BRITAIN faces the worst energy crisis in Europe, according to the boss of one of the biggest power companies. “The country has to build two large plants or more every single year,” said Volker Beckers in his first interview since becoming chief executive of RWE Npower two months ago. “This has never happened in Britain’s history, so there’s no time to lose.” Homeowners will end up footing much of the estimated £200 billion bill for the new plants through higher energy prices. He expressed particular concern about the development of nuclear power, a central plank of the government’s low-carbon plans. As of now it gets no additional support while offshore wind, for example, receives renewable obligation certificates (ROCs), which in effect triple generators’ income from the projects. “Why discriminate against nuclear in favour of renewables?” said Beckers. “Why give offshore wind ROCs and make nuclear stand on its own feet?” Ministers have clung to the conviction that nuclear will be subsidy-free. Subsidy is only one aspect of the nuclear story that still needs to be worked out. Companies remain unclear how much they will have to pay into a nuclear waste clean-up fund, and when if ever a facility for deep geological disposal will be built.
Sunday Times 28th Mar 2010 more >>
STUDENTS at The West Somerset Community College in Minehead have won a national competition for a short film they made about nuclear energy. They looked at EDF’s plans for a new power station at Hinkley Point and considered how it would affect them, the local community, climate change and the environment.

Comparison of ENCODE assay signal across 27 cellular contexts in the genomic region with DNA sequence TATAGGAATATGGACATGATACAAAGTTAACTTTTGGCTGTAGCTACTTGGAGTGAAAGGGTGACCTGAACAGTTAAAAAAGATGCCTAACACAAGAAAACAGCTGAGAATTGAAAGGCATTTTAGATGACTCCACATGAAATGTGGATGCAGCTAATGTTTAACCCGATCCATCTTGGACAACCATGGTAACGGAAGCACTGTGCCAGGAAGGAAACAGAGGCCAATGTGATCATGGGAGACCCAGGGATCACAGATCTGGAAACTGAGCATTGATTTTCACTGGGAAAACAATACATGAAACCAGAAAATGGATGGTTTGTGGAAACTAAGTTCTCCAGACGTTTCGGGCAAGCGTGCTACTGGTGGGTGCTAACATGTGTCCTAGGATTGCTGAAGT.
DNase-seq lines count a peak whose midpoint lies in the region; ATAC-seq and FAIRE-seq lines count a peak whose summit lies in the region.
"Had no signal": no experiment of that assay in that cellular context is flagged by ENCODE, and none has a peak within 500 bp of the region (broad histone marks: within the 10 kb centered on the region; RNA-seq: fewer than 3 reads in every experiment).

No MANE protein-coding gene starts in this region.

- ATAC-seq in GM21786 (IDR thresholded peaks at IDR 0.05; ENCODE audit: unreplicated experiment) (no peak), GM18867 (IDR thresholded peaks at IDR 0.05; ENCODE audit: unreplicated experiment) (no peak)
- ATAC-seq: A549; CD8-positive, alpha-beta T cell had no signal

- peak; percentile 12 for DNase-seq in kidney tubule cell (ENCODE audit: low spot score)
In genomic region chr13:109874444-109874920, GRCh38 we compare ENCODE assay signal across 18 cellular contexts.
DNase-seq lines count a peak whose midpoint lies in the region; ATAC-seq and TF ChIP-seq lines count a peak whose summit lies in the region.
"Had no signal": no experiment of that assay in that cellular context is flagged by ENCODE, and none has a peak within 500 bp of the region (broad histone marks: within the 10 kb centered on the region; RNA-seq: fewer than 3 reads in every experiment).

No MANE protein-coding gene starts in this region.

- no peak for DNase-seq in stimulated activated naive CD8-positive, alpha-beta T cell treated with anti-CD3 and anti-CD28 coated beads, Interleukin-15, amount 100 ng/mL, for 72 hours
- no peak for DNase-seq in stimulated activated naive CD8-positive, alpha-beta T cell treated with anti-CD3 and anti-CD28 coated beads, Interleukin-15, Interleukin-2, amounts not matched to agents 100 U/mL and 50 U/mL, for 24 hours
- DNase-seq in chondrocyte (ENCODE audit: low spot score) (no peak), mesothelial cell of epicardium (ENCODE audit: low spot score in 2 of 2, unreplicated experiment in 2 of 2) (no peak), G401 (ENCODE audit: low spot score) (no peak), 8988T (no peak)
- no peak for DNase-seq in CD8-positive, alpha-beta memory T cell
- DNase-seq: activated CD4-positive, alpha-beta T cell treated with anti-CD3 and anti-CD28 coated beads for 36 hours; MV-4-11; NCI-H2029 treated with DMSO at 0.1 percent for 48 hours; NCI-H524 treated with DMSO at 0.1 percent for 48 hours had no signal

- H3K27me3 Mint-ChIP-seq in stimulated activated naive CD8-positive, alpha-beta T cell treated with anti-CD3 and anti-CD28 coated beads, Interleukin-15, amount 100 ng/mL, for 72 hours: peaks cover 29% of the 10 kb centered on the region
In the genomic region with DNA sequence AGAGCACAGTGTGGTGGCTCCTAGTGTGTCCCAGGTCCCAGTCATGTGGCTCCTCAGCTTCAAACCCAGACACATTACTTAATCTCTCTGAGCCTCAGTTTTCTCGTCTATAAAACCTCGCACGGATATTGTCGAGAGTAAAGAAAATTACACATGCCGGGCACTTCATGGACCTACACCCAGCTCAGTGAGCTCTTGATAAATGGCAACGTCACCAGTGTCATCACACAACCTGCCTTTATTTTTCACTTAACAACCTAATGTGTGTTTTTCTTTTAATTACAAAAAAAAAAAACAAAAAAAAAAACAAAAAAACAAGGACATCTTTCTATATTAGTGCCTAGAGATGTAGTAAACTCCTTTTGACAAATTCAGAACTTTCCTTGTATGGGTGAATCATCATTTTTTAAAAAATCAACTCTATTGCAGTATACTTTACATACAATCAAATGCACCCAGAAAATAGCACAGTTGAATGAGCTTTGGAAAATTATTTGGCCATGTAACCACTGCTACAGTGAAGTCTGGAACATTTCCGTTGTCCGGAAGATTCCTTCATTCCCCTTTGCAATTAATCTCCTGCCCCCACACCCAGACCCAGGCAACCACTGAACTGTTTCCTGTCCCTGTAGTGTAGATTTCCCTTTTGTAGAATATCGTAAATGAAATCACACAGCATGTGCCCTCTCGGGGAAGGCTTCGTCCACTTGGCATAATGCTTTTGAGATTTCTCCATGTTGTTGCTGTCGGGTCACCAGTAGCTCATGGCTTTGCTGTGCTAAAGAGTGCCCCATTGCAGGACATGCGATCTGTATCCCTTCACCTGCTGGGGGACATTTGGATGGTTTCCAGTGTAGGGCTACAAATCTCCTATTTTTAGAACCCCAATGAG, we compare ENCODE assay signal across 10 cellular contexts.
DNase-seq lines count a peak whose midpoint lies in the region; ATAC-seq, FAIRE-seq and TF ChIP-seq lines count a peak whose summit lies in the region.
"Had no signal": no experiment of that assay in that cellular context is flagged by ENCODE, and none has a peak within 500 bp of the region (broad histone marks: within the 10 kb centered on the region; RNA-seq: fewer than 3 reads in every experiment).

Somerset County Gazette 27th Mar 2010 more >>
For more than half a century the futuristic dome of Dounreay nuclear power station has stood as one of the most iconic – and intimidating – coastal landmarks in Scotland. Now, despite last-ditch rescue attempts, it seems the imposing and eye-catching structure is doomed to be removed from the Caithness landscape forever. Although Dounreay is now defunct and set to be decommissioned, a public consultation over the future of the monumental structure has come up with a series of strange suggestions designed to save the building. Although the power station itself was far from loved, the famous ‘golf ball’, which once housed Britain’s experimental fast breeder reactor, has an important place in Scotland’s heritage.
Sunday Herald 28th May 2010 more >>
Radiation and Health
There is a “medium high risk” that land underneath a housing estate in Motherwell is contaminated with radioactivity and toxic metals, according to an expert report for North Lanarkshire Council. The report reinforces residents’ fears that their health is being harmed by pollution from a wartime munitions factory that used to be on the site near Watling Street.
Sunday Herald 28th Mar 2010 more >>
BAE Systems has won a £127million ($189million) four-year contract to produce the specification for development and manufacture of a new class of British warship, Defence Secretary Bob Ainsworth said. Ainsworth said he had also agreed for BAE to start building the fifth of a planned seven Astute class submarines in Barrow-in-Furness, and begin procurement for the sixth, at a cost of over £300million. The warship contract was awarded after the government decided to proceed with the assessment phase for the Type 26 Combat ship, the Royal Navy’s next generation surface warship, Ainsworth said in a statement.
Daily Mail 26th Mar 2010 more >>
The Carbon Trust’s Big Business Refit will tomorrow confirm that it has lent £60m to small and medium-sized companies. The firms have replaced old energy equipment and cut back on energy costs with interest-free loans of up to £500,000. Since last April more than 1,847 businesses have used the scheme. The Carbon Trust estimates that savings of £20m have now been made by SMEs because of the new kit.
Independent on Sunday 28th Mar 2010 more >>